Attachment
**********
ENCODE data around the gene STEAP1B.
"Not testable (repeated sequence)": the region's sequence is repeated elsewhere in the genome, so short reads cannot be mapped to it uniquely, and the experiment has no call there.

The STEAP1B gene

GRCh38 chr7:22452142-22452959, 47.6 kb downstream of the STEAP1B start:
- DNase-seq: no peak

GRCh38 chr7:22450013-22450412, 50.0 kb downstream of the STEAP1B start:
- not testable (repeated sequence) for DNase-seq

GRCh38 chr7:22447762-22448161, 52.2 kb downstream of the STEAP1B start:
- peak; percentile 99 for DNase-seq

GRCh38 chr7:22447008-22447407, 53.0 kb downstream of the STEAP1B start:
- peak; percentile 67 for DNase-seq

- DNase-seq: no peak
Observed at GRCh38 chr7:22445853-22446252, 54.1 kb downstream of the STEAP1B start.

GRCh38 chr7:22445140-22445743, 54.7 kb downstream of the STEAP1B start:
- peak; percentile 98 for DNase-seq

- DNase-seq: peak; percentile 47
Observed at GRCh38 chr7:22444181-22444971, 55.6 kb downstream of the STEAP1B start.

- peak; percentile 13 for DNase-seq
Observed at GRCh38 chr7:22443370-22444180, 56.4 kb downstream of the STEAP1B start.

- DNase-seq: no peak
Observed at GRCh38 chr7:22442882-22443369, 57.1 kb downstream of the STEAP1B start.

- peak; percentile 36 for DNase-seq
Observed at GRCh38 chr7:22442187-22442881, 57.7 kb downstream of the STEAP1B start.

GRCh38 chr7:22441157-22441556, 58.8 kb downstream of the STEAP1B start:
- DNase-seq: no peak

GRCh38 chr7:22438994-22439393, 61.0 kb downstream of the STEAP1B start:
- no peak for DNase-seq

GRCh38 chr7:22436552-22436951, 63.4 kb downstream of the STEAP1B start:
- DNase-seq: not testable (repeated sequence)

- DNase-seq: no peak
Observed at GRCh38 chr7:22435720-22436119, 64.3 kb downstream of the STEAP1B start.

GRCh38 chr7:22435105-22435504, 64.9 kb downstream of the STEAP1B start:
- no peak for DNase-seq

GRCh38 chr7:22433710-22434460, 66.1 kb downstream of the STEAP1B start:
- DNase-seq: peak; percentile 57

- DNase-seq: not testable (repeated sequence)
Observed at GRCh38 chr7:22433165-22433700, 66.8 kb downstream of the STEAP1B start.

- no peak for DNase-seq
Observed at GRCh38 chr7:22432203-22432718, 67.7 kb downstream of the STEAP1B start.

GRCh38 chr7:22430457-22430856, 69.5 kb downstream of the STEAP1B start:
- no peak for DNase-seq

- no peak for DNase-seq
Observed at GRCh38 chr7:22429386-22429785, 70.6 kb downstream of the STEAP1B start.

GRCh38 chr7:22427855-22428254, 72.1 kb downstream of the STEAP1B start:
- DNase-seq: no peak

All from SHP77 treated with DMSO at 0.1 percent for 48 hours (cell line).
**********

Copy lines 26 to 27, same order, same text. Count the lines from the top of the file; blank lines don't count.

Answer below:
GRCh38 chr7:22438994-22439393, 61.0 kb downstream of the STEAP1B start:
- no peak for DNase-seq